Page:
The following words and terms, when used in this manual, have the following meanings:
Barrier to Care – A factor that hinders a person from receiving care (i.e., proximity or distance, lack of transportation, documentation requirements, co-payment amount, etc.).
Client – An individual who has been screened, determined to be eligible for services, and has successfully completed the eligibility process. “Client” and “patient” may be used interchangeably throughout this policy manual.
Contraception – The means of pregnancy prevention, including permanent and temporary methods.
Contractor – The entity Texas Health and Human Services Commission has contracted with to provide services. The contractor is the responsible entity even if there is a subcontractor involved who provides the services.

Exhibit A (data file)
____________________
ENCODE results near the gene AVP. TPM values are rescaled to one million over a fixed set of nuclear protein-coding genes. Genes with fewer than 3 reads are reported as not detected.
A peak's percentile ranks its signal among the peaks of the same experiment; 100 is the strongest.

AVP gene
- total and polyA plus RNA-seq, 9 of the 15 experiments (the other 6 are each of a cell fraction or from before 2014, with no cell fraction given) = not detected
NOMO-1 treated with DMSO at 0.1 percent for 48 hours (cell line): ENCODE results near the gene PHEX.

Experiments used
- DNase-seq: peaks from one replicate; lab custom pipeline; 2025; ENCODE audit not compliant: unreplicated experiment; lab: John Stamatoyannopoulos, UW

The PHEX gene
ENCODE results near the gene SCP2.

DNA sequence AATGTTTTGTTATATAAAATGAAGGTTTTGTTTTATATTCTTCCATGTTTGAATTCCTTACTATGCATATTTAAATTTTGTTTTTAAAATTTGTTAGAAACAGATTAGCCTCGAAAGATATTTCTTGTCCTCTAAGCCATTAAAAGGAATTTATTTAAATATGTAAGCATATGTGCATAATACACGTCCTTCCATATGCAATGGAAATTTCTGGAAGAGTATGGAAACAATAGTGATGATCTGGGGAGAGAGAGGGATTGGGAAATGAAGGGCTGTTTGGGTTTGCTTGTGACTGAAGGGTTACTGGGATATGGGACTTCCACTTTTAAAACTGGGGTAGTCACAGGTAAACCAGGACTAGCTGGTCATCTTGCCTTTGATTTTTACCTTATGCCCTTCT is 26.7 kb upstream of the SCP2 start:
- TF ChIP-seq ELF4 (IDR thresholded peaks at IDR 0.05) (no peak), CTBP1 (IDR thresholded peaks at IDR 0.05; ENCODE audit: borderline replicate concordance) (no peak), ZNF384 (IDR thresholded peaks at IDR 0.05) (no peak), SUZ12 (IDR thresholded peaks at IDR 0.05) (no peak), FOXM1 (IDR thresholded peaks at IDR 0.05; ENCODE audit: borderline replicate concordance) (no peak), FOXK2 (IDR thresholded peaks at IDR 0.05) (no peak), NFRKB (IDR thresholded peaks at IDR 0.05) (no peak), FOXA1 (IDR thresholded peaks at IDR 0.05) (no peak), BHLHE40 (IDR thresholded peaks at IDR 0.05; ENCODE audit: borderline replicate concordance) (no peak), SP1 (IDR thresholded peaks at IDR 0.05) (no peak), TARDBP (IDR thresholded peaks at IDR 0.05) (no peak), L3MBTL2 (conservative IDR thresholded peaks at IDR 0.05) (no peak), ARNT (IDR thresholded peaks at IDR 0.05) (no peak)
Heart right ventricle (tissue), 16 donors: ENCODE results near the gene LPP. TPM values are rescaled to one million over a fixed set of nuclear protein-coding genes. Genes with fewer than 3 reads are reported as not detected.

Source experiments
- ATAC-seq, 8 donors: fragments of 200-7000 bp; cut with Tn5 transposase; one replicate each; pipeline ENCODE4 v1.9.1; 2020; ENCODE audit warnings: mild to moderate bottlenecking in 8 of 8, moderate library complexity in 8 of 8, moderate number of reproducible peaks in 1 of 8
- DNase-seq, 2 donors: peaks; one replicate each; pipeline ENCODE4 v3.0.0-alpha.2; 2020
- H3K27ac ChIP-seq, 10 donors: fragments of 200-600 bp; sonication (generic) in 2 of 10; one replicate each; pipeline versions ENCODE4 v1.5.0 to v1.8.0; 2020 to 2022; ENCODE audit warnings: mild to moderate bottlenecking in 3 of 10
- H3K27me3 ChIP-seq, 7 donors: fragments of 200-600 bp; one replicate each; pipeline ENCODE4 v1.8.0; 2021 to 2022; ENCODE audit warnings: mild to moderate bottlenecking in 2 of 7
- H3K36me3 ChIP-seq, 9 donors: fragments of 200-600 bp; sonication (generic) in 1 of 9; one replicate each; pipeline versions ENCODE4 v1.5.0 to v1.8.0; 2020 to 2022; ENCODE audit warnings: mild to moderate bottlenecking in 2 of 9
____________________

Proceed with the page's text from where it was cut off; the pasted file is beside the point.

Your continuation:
Co-payment or Co-pay – Monies collected directly from clients for services. The amount collected each month should be deducted from the monthly Form 4116, Authorization for Expenditures, and is considered program income.
Dental Services – Diagnostic, preventive, and therapeutic dental services that are provided to eligible individuals and are performed in a dental office or clinic.
Diagnosis – The recognition of disease status determined by evaluating the history of the client and the disease process, and the signs and symptoms present. Determining the diagnosis may require microscopic (i.e., culture), chemical (i.e., blood tests), and/or radiological examinations (x-rays).